Baffin networks with Ottawa
Health board signs contract with new medical service provider

by Jeff Colbourne
Northern News Services

NNSL (Apr 06/98) - The Ottawa Health Services Network has been signed on to provide medical services to the Baffin, replacing a Montreal outfit.

Dennis Patterson, chair of the Baffin Regional Health and Social Services Board, said the new contract promises closer to home health care and a greater emphasis on prevention.

"These are world leaders, this network we're involved with," said Patterson.

"They have private-sector partners and have the federal government as partners."

A broad range of services have been agreed upon, including specialist services, primary care, family medicine, community health initiatives and a move towards telecommunication and information technology called Tele-Health.

The project is just what the Baffin needs, said Patterson, adding that it allows medical services to be provided over great distances through computers and television. A physician in Pond Inlet, for example, could send an X-ray to the South for analysis or a doctor in Iqaluit could see and talk with patients and nurses in remote locations by camera.

The new Ottawa Network contract is worth an estimated $50 million over five years, based on past Montreal costs.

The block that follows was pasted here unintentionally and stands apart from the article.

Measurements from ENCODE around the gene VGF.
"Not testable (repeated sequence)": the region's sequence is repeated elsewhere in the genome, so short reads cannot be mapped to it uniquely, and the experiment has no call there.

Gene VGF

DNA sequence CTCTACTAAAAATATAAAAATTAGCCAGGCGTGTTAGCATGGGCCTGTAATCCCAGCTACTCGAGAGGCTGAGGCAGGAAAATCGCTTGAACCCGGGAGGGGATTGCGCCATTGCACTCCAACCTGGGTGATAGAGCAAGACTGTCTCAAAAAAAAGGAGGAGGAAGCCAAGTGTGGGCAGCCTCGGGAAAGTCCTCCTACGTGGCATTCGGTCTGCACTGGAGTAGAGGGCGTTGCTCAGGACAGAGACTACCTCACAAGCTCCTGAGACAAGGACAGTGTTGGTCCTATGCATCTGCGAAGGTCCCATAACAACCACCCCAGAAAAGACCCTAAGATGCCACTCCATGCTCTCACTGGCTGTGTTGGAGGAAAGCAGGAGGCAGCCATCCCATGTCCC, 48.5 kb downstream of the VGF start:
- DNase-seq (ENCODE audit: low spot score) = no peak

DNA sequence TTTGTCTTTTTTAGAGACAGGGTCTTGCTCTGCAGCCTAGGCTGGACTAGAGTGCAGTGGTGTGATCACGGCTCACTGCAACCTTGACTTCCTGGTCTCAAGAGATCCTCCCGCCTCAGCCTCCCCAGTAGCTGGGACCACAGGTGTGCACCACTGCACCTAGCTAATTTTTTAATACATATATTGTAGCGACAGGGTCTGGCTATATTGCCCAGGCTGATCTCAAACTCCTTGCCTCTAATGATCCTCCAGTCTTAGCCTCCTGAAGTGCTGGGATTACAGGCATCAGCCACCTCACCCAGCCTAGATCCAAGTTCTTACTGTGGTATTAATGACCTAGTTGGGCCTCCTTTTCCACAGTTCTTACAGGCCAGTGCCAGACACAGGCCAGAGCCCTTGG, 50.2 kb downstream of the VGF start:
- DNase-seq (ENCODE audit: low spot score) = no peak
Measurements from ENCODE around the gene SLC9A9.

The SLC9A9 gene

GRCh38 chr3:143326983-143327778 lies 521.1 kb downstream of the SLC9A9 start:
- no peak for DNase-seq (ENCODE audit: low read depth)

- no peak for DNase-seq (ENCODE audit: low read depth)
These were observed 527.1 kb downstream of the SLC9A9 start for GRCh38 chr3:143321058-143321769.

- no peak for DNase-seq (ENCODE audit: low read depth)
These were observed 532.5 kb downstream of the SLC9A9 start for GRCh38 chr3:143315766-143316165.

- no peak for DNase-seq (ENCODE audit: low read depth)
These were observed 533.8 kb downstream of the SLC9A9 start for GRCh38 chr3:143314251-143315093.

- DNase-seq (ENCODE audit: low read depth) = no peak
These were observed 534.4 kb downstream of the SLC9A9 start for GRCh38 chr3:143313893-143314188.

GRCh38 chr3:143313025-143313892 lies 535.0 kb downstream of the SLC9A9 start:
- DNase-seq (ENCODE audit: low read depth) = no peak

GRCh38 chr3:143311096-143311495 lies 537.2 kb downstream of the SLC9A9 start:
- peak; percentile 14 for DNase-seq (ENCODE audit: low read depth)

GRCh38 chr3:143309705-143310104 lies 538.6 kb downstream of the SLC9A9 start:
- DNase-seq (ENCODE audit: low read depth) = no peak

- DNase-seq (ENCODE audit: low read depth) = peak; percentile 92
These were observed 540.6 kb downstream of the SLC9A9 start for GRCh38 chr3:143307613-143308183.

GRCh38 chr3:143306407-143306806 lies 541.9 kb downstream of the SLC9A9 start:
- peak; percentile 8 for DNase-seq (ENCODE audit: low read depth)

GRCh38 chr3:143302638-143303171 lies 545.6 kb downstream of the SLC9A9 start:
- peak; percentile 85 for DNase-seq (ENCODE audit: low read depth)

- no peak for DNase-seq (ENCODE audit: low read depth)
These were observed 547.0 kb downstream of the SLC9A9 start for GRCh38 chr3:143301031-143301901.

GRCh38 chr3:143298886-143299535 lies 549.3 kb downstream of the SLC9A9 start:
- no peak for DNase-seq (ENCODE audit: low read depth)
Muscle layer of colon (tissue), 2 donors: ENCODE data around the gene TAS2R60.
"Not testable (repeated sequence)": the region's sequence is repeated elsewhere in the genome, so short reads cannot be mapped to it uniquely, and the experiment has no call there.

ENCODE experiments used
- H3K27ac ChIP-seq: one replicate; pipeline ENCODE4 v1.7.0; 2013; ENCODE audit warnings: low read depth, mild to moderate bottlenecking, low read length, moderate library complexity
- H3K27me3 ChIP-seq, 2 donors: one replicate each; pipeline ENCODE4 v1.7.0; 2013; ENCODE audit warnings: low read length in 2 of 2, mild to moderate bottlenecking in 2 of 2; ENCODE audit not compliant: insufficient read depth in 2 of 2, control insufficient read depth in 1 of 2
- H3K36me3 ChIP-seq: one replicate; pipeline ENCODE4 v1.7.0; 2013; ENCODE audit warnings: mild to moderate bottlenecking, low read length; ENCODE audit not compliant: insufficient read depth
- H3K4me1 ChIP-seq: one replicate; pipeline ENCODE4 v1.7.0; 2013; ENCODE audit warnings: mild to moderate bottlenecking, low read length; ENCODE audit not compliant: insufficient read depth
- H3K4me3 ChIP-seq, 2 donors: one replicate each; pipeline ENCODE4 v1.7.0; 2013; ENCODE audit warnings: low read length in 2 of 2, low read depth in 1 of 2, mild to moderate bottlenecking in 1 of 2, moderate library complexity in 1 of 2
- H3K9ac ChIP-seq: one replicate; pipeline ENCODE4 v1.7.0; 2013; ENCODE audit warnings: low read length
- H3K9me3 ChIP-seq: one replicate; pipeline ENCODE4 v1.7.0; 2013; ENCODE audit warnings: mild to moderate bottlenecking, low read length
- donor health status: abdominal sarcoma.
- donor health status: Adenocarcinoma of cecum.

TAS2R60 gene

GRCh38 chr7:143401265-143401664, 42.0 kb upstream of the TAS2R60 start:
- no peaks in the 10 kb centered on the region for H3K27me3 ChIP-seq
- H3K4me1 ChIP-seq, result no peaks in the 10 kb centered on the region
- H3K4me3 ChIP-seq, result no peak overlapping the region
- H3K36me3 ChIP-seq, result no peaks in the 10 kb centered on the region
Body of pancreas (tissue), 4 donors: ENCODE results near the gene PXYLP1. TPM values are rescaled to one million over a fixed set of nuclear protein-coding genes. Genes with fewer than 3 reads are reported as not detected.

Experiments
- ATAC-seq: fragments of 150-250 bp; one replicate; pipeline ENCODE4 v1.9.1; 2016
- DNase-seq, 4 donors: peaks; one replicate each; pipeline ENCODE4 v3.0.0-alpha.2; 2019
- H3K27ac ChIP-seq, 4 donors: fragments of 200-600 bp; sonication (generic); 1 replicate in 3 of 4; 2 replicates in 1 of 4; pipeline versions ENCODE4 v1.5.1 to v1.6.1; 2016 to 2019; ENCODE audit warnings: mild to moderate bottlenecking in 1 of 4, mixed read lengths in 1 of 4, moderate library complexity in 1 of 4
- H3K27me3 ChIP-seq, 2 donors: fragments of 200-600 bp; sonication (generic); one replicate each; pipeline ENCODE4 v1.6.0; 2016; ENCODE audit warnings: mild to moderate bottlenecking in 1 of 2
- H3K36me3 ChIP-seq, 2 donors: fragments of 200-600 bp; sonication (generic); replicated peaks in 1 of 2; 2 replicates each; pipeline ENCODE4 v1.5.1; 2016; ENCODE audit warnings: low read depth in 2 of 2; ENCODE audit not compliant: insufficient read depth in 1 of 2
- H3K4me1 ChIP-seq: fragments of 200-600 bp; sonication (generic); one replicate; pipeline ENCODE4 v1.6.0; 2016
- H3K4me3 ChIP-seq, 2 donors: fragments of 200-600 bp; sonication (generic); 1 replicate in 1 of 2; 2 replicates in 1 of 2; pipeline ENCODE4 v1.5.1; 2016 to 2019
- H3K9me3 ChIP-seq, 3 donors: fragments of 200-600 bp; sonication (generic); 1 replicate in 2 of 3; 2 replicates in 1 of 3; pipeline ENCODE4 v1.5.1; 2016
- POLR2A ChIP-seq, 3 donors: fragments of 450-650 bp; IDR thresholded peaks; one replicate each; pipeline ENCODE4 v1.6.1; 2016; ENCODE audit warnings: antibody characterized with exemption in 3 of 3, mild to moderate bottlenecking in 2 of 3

"This wasn't driven by cost, the change, but we do anticipate reduced cost in southern travel and southern medical care," said Patterson.

A core of general practitioners and some specialists from Ottawa are already located at the Baffin Regional Hospital.

Lessons from the Keewatin

Last year, The Keewatin Regional Health Board also tried to find a new supplier of medical services, ending a 20-year relationship with the University of Manitoba's Northern Medical Unit.

But in early February the Keewatin Regional Health Board re-established their contract after the board's plan to recruit doctors directly failed.

What was left of the remaining system fell apart and territorial health department officials were called to Rankin Inlet to get services running again.

The chair of the board, Bette Palfrey, resigned and the chief executive officer, Jim Egan, was fired.

Darrell Bower, acting CEO for the board, said at the time that working toward a new contract with the NMU is an integral part of getting health services in the region up to snuff.

Dr. Bruce Martin, acting director of the NMU, said their commitment in the past has been to the Keewatin people," he said.

"Any misunderstanding with the KRHB will be put aside."

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